The Micrometer, Its Parts, and Why It’s Essential for Making Quality Parts

Micrometer at Star Rapid
The micrometer helped to create accuracy in modern manufacturing.

What is a micrometer?

A micrometer is a sensitive tool for making accurate measurements of linear dimensions. It’s one of the most important measuring instruments ever made.

It has a rigid C-shaped frame. One side has an anvil that is fixed, and on the other side is a moveable spindle. The feature to be measured is placed between these two and the thimble is rotated to close the spindle. Markings on the sleeve and thimble, called a vernier scale, show the exact physical dimension of the feature.

Are micrometers a substitute for digital measurements?

Micrometers and other analog instruments are additions to modern digital laser and optical measuring systems, but not substitutes for them. Each has their place in a modern factory, and when used properly their relative strengths can augment one another.

Since it’s not practical to have a 3D laser scanner at every workstation when making a new rapid prototype or production part, we believe that good machinists must have a solid grounding in proper metrology practices to confirm the quality of their work. That’s where a micrometer comes in.

Micrometer diagram at Star Rapid
Anatomy of a typical micrometer.


How Is a micrometer read?

Close-up of micrometer vernier scale at Star Rapid
The digital readout helps to confirm the reading on the vernier scale.

Although they can be calibrated in many ways, most machinists will measure in microns, or thousandths of a millimeter. On the above micrometer, each line on the thimble represents 10 microns, or ten-thousandths of a millimeter. The larger hash lines on the sleeve represent one-half of one millimeter, or 500 microns.

What is the proper way to use a micrometer?

Machinists need to learn more than just how to properly read the calibrations on the micrometer. To use it correctly, they must also learn to hold the part carefully, ensuring that features to be measured between the spindle and anvil are in correct alignment with the frame of the tool.

Micrometer measuring inverted cone, Star Rapid
A micrometer is not suitable for measuring angled faces like these.

This is easy to do with perfectly square, flat faces. It becomes more difficult with oddly shaped geometries. Micrometers cannot be used with some angled surfaces, so the machinist needs experience to know how best to use this instrument.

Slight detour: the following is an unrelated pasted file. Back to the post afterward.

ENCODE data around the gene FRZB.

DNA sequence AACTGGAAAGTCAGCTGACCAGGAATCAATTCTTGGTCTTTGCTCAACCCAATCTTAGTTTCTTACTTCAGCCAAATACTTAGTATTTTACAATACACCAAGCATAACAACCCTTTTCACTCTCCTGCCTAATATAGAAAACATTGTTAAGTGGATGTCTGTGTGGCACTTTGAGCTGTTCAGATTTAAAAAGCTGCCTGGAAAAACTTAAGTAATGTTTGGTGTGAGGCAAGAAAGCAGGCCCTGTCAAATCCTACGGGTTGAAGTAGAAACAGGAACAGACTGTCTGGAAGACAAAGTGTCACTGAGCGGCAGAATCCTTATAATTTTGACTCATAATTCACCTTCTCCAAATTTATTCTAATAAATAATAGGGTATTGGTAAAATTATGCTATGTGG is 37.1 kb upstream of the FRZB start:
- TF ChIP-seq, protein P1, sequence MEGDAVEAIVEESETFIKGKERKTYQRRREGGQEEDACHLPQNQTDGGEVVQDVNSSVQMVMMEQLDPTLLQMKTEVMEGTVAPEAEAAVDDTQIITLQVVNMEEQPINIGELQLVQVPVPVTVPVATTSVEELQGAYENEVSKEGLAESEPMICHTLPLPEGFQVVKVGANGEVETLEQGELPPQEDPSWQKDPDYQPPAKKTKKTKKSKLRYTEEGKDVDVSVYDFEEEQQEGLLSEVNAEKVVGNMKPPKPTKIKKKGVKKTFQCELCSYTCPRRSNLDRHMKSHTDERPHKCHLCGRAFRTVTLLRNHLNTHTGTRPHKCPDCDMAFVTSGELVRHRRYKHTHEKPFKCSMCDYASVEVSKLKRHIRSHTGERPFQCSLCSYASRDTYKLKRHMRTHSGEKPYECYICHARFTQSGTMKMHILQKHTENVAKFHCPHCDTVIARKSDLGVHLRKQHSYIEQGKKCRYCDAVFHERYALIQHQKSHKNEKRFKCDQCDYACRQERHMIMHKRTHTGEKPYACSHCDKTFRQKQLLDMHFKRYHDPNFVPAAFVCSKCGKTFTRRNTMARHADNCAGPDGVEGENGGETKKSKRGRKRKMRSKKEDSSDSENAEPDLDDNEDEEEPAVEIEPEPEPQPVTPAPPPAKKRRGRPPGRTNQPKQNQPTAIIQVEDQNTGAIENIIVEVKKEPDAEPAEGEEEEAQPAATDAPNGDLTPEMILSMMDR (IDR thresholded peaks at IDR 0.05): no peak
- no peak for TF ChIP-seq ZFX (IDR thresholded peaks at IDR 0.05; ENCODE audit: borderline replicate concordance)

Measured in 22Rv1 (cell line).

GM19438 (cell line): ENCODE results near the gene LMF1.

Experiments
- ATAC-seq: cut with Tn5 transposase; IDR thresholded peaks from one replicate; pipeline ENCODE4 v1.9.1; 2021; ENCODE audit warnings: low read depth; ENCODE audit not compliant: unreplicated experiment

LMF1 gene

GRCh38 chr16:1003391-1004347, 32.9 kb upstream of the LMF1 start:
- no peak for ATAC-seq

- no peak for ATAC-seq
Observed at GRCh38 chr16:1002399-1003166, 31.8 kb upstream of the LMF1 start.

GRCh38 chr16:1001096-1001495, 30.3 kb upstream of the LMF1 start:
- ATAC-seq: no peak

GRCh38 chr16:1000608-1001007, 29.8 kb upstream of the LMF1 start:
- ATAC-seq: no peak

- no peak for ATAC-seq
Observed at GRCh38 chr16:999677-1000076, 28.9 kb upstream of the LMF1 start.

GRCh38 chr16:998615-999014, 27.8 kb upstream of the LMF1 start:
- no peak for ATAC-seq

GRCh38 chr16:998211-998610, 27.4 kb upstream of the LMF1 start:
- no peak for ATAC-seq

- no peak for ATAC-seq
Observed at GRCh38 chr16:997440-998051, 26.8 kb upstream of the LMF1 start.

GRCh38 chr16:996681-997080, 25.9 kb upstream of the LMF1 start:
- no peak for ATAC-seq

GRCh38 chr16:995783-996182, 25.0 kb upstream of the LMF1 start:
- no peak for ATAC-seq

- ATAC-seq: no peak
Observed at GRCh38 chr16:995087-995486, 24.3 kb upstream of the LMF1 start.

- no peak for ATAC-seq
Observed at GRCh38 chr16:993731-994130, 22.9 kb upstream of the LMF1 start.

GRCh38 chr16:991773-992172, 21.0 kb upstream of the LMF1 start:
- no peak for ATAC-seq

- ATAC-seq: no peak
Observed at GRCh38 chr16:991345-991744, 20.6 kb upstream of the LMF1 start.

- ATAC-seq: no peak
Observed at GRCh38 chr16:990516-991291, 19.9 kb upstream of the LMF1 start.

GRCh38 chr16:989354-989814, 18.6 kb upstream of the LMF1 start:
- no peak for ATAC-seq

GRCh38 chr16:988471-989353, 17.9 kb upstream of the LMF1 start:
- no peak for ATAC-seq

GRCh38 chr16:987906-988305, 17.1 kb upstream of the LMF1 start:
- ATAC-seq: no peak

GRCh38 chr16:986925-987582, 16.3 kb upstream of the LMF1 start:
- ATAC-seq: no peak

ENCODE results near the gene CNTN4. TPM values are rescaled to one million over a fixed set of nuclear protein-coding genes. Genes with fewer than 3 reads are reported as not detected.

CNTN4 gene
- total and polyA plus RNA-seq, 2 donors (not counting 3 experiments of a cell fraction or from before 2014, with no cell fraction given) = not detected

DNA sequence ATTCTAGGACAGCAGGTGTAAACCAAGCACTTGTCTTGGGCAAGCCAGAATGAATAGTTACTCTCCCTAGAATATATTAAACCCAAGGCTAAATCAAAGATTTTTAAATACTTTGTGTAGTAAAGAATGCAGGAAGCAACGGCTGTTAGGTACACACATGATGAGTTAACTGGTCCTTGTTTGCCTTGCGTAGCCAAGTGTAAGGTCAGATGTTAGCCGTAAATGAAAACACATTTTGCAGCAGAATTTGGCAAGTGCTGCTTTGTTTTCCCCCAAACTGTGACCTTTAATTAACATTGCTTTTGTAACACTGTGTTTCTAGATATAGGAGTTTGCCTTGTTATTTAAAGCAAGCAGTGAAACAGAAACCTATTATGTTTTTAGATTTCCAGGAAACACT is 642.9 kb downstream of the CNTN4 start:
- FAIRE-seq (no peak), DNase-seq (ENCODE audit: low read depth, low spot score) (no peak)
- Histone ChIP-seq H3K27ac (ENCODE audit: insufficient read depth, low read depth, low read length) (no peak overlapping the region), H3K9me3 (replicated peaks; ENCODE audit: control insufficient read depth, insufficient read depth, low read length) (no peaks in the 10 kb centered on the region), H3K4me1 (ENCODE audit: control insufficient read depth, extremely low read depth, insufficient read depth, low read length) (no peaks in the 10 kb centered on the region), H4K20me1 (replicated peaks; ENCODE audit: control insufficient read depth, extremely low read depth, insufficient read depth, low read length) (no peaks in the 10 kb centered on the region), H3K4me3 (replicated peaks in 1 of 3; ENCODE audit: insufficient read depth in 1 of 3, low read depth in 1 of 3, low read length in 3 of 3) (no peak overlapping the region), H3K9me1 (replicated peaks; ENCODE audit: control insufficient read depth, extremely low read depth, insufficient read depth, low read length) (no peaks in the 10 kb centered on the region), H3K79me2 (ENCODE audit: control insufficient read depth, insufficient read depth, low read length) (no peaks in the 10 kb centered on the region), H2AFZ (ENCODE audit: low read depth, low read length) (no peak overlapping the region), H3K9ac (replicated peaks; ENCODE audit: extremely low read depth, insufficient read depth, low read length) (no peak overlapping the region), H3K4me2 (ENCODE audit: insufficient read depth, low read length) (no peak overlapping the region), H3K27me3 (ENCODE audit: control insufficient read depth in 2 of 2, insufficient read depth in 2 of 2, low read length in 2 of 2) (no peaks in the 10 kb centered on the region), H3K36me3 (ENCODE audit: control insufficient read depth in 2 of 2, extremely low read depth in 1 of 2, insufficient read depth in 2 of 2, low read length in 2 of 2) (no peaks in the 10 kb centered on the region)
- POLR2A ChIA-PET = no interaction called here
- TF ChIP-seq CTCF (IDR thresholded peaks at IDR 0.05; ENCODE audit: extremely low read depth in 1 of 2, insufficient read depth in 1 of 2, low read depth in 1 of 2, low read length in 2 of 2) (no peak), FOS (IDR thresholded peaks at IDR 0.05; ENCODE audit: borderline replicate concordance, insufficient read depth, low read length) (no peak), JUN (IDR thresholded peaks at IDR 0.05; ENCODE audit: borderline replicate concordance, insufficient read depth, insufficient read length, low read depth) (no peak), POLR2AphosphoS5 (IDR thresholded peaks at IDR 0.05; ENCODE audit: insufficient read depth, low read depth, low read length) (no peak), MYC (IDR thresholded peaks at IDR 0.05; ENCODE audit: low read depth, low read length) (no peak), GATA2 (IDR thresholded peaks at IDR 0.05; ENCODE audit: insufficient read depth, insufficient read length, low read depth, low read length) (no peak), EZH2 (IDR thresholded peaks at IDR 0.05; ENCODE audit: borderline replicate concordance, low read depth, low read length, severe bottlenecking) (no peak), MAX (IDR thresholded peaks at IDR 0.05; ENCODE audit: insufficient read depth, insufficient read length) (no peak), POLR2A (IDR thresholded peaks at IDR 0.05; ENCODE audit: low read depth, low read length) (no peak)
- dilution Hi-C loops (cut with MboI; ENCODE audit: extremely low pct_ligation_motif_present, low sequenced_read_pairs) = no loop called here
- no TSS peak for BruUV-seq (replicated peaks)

How much pressure should be applied in measurement?

Another skill that machinists must acquire is knowing how much pressure to apply between anvil and spindle. The ideal is to take up any slack or free space, so that an accurate measurement can be made. Too much pressure, however, can potentially cause thin-walled parts to bend or distort. This can also damage the precision instrument.

Close-up of ratchet on micrometer, Star Rapid
Ratchets help to ensure consistency from one measurement to the next.

Some micrometers have a ratchet as part of the thimble. This allows the user to pre-set a degree of tension into the thimble so that it reads with a consistent pressure from one measurement to the next.

Why Is this important for training skilled machinists?

Making proper analog measurements is critical for achieving precision. Remember, accuracy and precision are related but not the same. Precision requires consistency, so we train our operators in best practices to yield consistent results. Using a micrometer properly assures the quality of your parts, saves costs, avoids waste or rework, builds careful work habits and enhances the analytical and spatial reasoning needed of superior engineers. That’s why at Star we teach all of our machinists to use a micrometer the correct way.

How does this help to improve the quality of your parts?

Since it is not practical to make 3D optical measurements of all parts at all stages of production, it is therefore necessary that our technicians constantly check and confirm the quality of their work. Micrometers are invaluable for spotting potential errors before a part reaches final quality inspection. This gives you confidence in the quality of your finished parts when you upload your CAD files for a free quotation.


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